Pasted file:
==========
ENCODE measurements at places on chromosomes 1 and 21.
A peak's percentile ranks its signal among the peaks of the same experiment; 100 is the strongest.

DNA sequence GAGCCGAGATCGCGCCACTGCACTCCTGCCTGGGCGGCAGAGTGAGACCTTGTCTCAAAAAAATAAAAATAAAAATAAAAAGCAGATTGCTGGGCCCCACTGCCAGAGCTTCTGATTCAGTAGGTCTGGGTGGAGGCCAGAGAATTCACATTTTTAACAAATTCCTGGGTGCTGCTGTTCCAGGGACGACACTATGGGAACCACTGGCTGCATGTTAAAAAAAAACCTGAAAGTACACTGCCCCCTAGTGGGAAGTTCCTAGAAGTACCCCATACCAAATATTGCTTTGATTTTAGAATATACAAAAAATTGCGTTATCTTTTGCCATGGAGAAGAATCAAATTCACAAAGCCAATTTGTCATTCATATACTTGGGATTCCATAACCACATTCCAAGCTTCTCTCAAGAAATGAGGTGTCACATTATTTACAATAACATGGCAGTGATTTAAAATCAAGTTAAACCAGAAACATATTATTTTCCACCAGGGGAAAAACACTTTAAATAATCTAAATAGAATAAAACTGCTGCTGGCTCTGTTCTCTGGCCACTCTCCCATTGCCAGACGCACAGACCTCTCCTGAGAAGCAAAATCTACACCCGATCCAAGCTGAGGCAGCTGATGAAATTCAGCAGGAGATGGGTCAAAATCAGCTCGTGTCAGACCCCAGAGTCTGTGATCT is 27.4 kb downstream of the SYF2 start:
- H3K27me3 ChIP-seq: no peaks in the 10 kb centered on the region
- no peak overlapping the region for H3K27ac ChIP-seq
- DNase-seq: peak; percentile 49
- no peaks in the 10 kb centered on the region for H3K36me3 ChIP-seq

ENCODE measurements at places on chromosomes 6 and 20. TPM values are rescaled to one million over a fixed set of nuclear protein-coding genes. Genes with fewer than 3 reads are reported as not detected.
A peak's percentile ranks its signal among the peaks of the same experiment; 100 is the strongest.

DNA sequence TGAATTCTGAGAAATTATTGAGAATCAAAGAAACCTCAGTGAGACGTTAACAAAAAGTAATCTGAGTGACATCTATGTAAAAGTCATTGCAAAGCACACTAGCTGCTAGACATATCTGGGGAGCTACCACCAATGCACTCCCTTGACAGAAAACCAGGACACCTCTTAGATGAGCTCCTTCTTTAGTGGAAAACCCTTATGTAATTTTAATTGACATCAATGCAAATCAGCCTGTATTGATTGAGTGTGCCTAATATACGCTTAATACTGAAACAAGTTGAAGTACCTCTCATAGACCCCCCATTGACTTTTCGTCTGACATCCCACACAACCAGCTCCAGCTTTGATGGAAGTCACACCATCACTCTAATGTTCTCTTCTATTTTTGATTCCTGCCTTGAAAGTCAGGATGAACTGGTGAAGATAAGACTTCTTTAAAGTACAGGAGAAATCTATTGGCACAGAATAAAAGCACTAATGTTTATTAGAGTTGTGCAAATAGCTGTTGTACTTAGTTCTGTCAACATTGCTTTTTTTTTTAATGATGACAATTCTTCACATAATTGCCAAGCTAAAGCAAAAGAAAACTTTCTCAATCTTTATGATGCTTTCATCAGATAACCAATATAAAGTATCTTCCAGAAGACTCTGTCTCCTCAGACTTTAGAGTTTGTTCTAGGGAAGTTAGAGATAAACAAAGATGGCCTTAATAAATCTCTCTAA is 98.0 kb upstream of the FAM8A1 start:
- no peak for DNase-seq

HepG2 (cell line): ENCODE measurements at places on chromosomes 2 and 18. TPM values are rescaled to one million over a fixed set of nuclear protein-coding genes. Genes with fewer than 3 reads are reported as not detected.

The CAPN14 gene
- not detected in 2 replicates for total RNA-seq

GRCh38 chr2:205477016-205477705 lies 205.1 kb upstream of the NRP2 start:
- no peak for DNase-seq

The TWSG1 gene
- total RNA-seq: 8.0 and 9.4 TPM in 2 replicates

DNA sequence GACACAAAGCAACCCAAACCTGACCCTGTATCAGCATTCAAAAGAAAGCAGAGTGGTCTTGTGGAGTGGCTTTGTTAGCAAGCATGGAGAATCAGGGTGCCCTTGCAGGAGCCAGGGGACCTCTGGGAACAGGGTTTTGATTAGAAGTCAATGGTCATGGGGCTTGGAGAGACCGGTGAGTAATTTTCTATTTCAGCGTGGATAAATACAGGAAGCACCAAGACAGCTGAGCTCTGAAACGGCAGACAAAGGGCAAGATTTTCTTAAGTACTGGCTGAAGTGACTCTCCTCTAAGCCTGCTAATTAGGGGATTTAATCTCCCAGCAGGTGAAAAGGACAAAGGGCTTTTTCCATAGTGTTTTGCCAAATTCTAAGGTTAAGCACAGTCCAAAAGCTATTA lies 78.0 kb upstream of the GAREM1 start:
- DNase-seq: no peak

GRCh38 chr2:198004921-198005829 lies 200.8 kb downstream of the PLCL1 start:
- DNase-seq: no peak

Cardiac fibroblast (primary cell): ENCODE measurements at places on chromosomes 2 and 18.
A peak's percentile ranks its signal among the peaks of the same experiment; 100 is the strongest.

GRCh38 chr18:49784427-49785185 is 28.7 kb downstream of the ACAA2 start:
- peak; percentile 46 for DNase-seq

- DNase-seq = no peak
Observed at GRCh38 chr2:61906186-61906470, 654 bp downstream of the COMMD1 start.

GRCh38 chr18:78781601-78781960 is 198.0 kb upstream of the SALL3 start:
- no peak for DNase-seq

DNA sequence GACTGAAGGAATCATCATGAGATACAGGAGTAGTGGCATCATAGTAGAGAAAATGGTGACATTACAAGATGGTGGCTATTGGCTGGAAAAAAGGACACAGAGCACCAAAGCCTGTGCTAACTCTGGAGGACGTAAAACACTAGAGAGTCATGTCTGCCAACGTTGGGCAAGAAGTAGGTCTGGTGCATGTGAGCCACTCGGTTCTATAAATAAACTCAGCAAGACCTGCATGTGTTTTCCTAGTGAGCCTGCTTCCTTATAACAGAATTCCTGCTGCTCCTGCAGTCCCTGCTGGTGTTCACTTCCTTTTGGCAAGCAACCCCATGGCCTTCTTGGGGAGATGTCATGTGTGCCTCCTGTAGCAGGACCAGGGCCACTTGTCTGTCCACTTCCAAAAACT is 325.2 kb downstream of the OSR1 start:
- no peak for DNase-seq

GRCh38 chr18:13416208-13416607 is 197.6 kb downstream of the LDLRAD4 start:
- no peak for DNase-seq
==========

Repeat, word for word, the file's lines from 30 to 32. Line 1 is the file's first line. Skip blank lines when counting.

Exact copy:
- no peak for DNase-seq

DNA sequence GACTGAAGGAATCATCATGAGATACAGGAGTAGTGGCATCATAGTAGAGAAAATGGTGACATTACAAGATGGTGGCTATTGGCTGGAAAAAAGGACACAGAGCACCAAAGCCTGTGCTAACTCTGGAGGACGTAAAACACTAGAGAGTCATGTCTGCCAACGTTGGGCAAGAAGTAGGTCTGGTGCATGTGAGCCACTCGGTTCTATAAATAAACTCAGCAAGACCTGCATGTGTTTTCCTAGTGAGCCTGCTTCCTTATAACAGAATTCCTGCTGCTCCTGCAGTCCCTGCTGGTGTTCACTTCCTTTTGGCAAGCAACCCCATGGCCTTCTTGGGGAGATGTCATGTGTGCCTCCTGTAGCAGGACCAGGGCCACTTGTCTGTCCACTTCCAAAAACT is 325.2 kb downstream of the OSR1 start:
- no peak for DNase-seq